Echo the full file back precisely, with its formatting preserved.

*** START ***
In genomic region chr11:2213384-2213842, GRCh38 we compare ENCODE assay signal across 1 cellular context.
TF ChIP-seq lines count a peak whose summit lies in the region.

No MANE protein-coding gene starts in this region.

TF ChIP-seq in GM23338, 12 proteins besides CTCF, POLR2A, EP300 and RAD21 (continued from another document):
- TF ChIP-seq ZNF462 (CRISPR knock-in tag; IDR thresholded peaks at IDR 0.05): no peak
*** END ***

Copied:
In genomic region chr11:2213384-2213842, GRCh38 we compare ENCODE assay signal across 1 cellular context.
TF ChIP-seq lines count a peak whose summit lies in the region.

No MANE protein-coding gene starts in this region.

TF ChIP-seq in GM23338, 12 proteins besides CTCF, POLR2A, EP300 and RAD21 (continued from another document):
- TF ChIP-seq ZNF462 (CRISPR knock-in tag; IDR thresholded peaks at IDR 0.05): no peak